Offered cash to rival player in exchange for chance to score or get a penalty kick
A football player from the mainland, Yu Yang, pleaded guilty in Kowloon City Court Friday to a bribery charge arising from an attempt he made to fix a match in the First Division Football League last year.
The 27-year-old former defender of the local Happy Valley football club admitted that he tried to bribe Fourway Rangers defender Jean Jacques Kilama before the match between the two clubs on October 3 last year. He asked the Cameroon-born player to let him score a goal or create an opportunity for a penalty kick in the match. He asked how much Kilama wanted, typing "how much" in English on a computer and using software to translate it into French.
Kilama refused. Fourway Rangers won the match 2-0 against Happy Valley.
The Independent Commission Against Corruption (ICAC) mounted an operation codenamed Monsoon Thursday, arresting five people. Yu was charged with one count of offering an advantage to an agent. The other four suspects were released on bail Thursday night, pending further enquiries.
Yu told the court Friday that he was told by a mainland sponsor of Happy Valley to bribe Kilama. He pledged full cooperation with the ICAC in its investigation.
In mitigation, his lawyer said Yu did not stand to gain from his action and performed the task because he believed he should obey the instruction of a sponsor. Yu said he deeply regretted his action, which will likely end his football career.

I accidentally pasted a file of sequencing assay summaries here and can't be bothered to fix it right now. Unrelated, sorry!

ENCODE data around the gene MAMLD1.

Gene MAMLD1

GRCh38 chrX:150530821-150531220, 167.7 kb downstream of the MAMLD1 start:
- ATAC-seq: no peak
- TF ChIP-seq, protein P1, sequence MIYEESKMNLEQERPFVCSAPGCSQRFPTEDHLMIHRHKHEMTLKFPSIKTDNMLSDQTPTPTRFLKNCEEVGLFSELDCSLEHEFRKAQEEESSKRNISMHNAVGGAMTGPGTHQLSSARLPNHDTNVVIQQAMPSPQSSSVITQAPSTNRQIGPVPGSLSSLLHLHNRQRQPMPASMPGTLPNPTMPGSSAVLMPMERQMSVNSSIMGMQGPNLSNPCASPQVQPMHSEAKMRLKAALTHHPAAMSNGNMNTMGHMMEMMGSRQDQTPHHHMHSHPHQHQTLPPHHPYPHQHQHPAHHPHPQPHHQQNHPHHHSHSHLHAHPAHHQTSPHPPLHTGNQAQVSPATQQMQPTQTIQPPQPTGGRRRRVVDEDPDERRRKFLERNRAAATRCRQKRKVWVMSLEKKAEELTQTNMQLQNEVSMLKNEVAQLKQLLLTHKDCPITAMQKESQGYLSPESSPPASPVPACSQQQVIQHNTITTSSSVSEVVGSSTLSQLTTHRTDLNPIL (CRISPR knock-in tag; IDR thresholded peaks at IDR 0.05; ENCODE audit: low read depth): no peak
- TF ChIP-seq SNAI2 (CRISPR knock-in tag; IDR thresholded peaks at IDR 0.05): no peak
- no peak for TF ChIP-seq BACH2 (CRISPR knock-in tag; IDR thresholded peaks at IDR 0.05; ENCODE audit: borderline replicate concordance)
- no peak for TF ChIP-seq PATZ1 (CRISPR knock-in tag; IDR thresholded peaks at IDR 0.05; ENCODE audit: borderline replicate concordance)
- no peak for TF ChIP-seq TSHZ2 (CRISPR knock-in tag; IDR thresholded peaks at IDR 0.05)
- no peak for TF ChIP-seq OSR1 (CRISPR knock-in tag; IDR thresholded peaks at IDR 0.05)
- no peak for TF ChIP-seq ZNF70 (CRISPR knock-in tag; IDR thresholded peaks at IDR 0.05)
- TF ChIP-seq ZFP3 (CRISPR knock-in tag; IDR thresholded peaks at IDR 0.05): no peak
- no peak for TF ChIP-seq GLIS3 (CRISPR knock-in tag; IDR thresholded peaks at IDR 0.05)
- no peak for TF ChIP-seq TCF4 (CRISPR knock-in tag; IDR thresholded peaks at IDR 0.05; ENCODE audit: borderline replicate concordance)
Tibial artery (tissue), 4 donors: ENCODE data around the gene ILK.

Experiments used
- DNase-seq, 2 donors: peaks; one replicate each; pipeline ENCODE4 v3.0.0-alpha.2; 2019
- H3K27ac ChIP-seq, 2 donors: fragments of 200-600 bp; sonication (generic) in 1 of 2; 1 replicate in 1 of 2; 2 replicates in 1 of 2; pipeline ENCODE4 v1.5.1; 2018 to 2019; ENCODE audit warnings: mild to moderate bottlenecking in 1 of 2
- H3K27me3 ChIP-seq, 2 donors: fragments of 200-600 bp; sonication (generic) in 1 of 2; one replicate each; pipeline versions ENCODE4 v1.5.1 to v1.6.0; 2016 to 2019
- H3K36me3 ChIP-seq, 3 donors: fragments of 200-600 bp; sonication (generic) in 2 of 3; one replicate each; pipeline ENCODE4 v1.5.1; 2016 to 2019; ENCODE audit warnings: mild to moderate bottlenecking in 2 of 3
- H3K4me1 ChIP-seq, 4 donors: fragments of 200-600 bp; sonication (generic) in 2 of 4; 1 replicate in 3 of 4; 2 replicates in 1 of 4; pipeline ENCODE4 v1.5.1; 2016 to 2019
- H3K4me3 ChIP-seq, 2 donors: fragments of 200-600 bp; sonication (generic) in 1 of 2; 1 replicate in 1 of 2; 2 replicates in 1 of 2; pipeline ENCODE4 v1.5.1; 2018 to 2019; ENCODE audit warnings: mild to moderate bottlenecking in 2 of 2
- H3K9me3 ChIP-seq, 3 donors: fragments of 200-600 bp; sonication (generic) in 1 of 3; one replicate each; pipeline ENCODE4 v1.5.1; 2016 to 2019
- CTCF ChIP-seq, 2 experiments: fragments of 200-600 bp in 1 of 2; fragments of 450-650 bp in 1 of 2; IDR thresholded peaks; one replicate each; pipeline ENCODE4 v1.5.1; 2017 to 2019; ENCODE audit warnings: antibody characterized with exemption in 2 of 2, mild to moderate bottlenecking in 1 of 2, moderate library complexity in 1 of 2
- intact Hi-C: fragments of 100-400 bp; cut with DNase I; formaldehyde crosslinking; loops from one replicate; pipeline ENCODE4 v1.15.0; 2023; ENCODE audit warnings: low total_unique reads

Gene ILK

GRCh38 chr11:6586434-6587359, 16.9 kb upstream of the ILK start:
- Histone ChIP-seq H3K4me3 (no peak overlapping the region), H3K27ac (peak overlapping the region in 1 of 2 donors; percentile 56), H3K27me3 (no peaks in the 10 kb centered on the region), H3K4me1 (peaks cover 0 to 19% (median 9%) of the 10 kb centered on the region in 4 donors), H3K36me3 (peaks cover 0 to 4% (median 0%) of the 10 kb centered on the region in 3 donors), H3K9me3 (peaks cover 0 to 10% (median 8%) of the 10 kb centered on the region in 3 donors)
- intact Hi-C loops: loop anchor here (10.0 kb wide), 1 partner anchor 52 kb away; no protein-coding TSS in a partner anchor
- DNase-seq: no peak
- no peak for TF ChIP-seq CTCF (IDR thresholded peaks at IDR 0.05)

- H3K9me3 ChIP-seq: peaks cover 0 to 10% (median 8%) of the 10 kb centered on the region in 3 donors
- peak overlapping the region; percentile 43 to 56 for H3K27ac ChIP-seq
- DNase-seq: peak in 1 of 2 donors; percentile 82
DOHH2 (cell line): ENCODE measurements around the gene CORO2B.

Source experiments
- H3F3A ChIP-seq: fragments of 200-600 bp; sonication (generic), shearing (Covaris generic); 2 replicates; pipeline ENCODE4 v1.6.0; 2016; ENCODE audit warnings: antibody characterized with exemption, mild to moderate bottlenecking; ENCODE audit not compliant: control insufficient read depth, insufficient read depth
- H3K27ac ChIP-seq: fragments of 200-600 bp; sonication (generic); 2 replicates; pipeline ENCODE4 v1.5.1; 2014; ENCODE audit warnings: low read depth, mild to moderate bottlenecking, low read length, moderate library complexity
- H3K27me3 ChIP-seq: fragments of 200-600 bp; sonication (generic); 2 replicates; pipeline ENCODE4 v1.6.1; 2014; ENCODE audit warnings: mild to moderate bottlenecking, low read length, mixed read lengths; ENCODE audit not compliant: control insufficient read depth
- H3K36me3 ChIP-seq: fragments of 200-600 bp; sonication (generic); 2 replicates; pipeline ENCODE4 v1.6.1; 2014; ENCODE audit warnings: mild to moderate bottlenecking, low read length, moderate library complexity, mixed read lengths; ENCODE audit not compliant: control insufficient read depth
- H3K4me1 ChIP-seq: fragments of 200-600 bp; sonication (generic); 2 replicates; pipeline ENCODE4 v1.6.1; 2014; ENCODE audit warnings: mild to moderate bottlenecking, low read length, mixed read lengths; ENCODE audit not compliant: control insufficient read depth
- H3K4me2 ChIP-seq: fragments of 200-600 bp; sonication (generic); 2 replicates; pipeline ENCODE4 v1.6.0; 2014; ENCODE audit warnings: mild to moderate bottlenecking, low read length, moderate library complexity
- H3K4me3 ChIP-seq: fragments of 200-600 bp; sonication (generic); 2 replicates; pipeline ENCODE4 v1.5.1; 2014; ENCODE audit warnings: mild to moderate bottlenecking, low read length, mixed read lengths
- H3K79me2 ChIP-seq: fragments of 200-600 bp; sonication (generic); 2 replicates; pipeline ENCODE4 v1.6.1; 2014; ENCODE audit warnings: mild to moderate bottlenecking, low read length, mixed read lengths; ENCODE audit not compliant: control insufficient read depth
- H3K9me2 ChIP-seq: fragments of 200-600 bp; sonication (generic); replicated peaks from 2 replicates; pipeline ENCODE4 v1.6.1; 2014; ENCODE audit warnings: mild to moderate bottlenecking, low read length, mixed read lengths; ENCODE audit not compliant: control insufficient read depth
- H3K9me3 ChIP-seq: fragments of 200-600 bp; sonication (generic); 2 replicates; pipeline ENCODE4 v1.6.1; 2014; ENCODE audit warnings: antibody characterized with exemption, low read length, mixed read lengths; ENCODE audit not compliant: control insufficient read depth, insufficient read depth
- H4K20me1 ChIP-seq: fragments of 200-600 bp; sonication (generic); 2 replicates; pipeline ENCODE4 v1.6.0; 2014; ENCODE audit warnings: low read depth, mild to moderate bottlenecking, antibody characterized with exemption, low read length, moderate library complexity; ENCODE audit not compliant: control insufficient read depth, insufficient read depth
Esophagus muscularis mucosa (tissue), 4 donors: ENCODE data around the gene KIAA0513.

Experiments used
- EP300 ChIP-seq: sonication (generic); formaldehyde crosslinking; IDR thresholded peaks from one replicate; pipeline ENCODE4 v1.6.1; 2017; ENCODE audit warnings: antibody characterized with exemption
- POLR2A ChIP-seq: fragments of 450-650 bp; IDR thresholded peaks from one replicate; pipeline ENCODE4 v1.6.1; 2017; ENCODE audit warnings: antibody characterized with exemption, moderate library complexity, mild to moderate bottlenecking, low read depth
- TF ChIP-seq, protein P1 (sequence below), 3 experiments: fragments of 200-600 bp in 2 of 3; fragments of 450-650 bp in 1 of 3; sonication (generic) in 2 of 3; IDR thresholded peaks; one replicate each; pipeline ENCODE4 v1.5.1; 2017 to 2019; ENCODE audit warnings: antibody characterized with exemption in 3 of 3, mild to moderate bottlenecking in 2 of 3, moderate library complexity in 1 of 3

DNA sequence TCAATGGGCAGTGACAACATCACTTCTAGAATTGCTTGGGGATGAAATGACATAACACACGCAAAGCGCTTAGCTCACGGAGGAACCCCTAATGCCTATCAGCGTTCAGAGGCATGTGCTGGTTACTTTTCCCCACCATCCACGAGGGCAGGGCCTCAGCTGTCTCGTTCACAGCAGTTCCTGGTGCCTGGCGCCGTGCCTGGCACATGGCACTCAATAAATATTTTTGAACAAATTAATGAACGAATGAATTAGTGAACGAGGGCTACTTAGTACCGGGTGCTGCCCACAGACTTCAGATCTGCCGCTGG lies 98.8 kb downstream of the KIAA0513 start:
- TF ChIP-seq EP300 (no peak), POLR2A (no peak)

The case was adjourned to May 20, at the request of the ICAC to allow more time for the investigation.
Though the ICAC has not named the remaining four suspects, it's believed they were also football players of Fourway Rangers - two from the mainland and two locals.
In media interviews, Fourway Rangers director Philip Lee Fai-lap said that Yu made the offer to Kilama, declaring the Fourway Rangers would lose anyway, because four other players had already accepted bribes.
Lee said Kilama called him after Yu left and Lee alerted the Hong Kong Football Association, the organizer of the First Division matches. The match on October 3 in Sham Shui Po Sports Ground was closely watched by football association officials and recorded.
He said the four players named by Yu insisted they were innocent. Because the Fourway Rangers won, the club did not pursue the matter, as far as he knew. Lee said he didn't know how the ICAC became involved.
Although betting on local football matches has not been not popular in Hong Kong, underground betting on the mainland has gained traction because of the presence of mainland players. Wagers placed on one match amount to millions of yuan. Mainland companies have been exerting influence on clubs through sponsorship.
The bribery scandal, described by Football Association chairman Brian Leung Hung-tak as the "tip of the iceberg", prompted an outcry among local football fans. The sport which is struggling for funding and attention has suffered another blow, people lamented in online posts.
(HK Edition 05/08/2010 page1)